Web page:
Few people make it to the top of their professions without a supportive family. Certainly, that has been the case in my life. The reason this is so important is that trials and tribulations accompany life in a fishbowl. Stated simply, life is often lonely at the top, and a supportive family can provide the safety net of comfort in those times of need.
The ride to the top typically also includes the need to move often from one city to another. As my resume shows, my family and I moved nine times during my fifty-year career. Most of the moves were smooth and essentially uneventful for my family and me. One, however, was not – that was the move from Nashville to accept the chancellorship of the University of Tennessee at Martin.
The move to Martin was right from a career perspective, but from a family perspective it was the most traumatic experience of our life. Chip, a high school junior, and Tandy, a seventh grader, were forced to transfer from urban to rural schools mid-year, leaving behind beloved friends at a crucial time in their childhoods. Tandy, in particular, had a tough period of adjustment. I can painfully remember many nights when, as a family, we tearfully discussed the move and sought to adjust to it. We wondered many times whether the move was worth the costs in emotion.
Families of individuals in high-profile, pressure-packed leadership roles also have to confront the difficult task of finding quality time together. There are so many competing factors. I can remember well the frequent guilt I felt, spending so much time fulfilling my leadership responsibilities. Time and again I would have dinner with student leaders at the campus, while my teenage children ate alone in the private quarters of the chancellor’s residence. Time and again I had to attend student events on campus while my children had events at their schools.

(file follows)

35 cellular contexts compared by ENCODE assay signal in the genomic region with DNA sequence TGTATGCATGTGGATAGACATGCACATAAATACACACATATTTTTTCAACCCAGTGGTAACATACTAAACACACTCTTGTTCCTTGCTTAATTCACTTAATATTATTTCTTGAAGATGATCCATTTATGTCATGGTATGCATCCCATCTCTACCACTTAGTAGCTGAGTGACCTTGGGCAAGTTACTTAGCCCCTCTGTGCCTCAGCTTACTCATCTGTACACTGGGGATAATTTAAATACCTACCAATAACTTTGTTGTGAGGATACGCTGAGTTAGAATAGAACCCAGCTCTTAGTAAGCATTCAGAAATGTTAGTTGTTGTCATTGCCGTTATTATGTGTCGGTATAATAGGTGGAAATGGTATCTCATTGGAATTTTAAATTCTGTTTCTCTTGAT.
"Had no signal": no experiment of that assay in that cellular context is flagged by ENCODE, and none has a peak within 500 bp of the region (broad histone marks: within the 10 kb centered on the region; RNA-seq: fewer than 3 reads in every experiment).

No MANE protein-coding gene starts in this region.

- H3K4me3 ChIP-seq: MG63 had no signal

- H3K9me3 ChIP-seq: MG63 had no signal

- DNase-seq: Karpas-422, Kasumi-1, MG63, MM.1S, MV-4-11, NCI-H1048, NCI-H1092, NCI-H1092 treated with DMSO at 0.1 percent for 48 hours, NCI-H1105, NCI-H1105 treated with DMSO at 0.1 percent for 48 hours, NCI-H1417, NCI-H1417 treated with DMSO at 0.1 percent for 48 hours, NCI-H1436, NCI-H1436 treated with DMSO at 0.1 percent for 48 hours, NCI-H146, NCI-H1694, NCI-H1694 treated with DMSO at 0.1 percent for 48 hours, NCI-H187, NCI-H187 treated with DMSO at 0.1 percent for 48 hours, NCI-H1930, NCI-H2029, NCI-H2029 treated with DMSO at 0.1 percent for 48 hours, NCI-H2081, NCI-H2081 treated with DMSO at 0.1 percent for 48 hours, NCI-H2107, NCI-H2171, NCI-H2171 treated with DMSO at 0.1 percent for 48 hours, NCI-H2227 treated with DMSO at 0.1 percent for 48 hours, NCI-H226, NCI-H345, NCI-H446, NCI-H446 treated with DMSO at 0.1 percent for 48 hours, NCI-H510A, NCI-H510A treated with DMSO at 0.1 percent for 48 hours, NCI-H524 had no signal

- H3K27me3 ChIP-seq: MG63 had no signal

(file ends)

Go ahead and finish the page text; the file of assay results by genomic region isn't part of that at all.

A comment from my first boss, Coleman Harwell, gave me guidance and solace in dealing with competition for time with my family. I shall never forget his words when I shared with him my concern that I was spending eighty hours a week in my first newspaper job, which left little time to spend with my young wife and infant son. “It is not the quantity of time but rather the quality of time that makes a difference for a family,” he wisely told me.
His words have consistently rung true over the years as I observed hundreds of families in which fathers who were not in leadership roles were at home practically every evening and all weekend, yet many obviously had little interaction with their wives and children. Thanks to wise advice, I was able to carve out quality time – coaching teams on which my children played, attending events that made a difference to them, and arranging frequent out-of-town trips and vacations where we enjoyed each other without disruption.
My family survived life in a fishbowl and the frequent moves from one city to another. They always accepted occasional criticism of their husband and father as par for the course.
-adapted from Journal of a Fast Track Life © 2018 Charles E. Smith. All rights reserved. Top photo courtesy of Pexels.com